If you want to read more about the macaron recipe I used here, head over to Design*Sponge "In The Kitchen With" where Kristina asked me to provide a basic recipe to illustrate Matt Amerendiz's (Matt Bites) latest photo shoot. I dream of the day I would actually spend some time on a shoot with this super talented and genial photographer. Thank you Kristina!

Tart and Macarons

Raspberry Mousse Tartelettes Recipe, inspired by Vincent Gerlais

Makes six 3-inch tartlets.

For the sable crust:
1 stick butter (113 grams) butter, at room temperature
¼ cup (50 grams) sugar
2 egg yolks
1 ½ cups (190 grams) all purpose flour
Pinch of salt
1 to 2 tablespoons (15 to 30gr)of cream, optional

1/2 cup raspberry jam

In a stand mixer fitted with the paddle attachment, whip the butter and sugar until light and creamy. Add the egg yolks, one at a time, scraping the bottom and side of the bowl in between each addition. Add the flour and salt and beat until the dough just starts to come together. If the dough seems too crumbly, add some cream, one tablespoon at a time. Gather the dough into a ball, flatten it a little to a small disk and wrap it well in plastic wrap. Refrigerate one hour before using.

Preheat oven to 350F. Flour your work area well and start rolling the dough from the center out, lifting it from the work area every 2-3 times you roll over it. Do not be afraid to flour the work area well as you feel the dough getting warmer and softer.
Cut out six 4 inch rounds and fit them inside six 3 inch tartlet molds pastry dough inside them, patting the dough in with your fingertips if needed. Place a small piece of parchment paper inside the tart shells, fill with beans or pie weights and blind bake for 12-15 minutes. Let cool to room temperature and remove the shells from the rings. Divide the raspberry jam evenly among the tart shells.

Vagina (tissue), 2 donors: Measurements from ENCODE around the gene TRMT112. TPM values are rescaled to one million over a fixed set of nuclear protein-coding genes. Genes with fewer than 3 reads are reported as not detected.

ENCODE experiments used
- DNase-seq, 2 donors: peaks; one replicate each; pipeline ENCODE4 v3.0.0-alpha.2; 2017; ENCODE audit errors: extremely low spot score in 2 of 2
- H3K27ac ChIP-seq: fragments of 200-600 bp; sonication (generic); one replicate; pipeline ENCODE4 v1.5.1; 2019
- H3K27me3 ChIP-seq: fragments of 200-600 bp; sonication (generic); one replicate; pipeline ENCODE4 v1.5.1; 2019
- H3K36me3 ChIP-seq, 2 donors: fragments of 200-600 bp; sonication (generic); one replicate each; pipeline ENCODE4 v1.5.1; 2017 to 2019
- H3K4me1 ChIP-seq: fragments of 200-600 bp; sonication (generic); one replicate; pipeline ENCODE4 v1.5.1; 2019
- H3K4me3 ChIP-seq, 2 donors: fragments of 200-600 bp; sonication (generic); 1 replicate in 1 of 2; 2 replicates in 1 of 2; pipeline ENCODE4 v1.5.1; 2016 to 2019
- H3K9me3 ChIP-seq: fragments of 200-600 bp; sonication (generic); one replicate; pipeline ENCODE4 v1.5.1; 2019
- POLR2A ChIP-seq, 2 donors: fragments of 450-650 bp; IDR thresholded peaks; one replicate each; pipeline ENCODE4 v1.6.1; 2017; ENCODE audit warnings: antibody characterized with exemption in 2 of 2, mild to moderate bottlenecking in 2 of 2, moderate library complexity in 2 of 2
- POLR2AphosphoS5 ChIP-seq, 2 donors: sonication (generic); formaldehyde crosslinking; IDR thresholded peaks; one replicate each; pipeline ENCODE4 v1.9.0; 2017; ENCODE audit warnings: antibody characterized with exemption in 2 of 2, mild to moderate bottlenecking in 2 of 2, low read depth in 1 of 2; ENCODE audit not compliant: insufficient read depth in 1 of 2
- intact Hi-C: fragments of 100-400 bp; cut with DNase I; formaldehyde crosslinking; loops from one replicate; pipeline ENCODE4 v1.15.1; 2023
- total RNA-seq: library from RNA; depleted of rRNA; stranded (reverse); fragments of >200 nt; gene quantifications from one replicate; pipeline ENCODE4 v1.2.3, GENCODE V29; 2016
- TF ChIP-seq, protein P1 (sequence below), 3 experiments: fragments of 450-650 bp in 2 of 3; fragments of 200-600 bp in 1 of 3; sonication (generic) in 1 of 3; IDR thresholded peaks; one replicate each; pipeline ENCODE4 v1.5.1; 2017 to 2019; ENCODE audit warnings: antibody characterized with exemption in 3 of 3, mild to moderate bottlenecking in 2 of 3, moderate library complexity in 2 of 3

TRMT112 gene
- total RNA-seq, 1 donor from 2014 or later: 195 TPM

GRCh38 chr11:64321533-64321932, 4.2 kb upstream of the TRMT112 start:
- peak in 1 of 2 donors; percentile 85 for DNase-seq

For the raspberry Diplomat cream mousse:
1 1/2 teaspoons (3 sheets) gelatin
1 tablespoon (15ml) cold water
1 cup (250ml) whole milk
1/2 vanilla bean, split lengthwise and scraped (throw the seeds in the pot with the milk)
1 egg + 1 egg yolk
1/4 cup (50gr)sugar
2 tablespoons (25gr)cornstarch
1/3 cup raspberry jam
1 cup (250ml) heavy cream

In a ramekin, sprinkle the gelatin over the water and let stand until you prepare the cream. In a medium bowl, whisk the sugar, egg and egg yolk together, add the cornstarch mixing until you get a smooth paste. Set aside.
Meanwhile in a saucepan combine the milk and vanilla bean on medium heat until boiling. Remove from heat and add slowly to egg mixture, whisking constantly to prevent curdling, (pour through a strainer if this happens). Remove vanilla bean. Place the egg mixture back into a medium saucepan and cook over medium heat until thick, stirring constantly. Add the jam, cook another 30 seconds and remove from the heat. Immediately add in the gelatin and stir until completely dissolved. Place a piece of plastic wrap on the surface of the cream so that it does not develop a skin as it cools to room temperature.
Whip the heavy cream until stiff peaks form and gently fold it into the pastry cream. Pipe or spoon the mousse immediately in the cake rings. If you have any leftover, spoon into dessert dishes or glasses for quick snack.
Decorate with a macaron and some chopped pistachios.

White Chocolate, Vanilla Bean Cardamom Mousse and Raspberry Layers

108

Tuesday, March 03, 2009

Raspberry and Cardamom Mousse White Chocolate Layers

Hugging my mom, joking with my dad. This is pretty much all I have done in the past 24 hours. It had been a year since I last put my arms around maman and two(!) since I was able to share some fun tidbits with papa. It had never been that long but such has been life on both sides of the ocean, with timing, responsibilities, projects and happenings that we have been this long apart since I moved here. After a long delayed connecting flight and one suitcase missing, I was finally able to kiss them profusedly and start planning some fun things to do in between work and more work while they are here.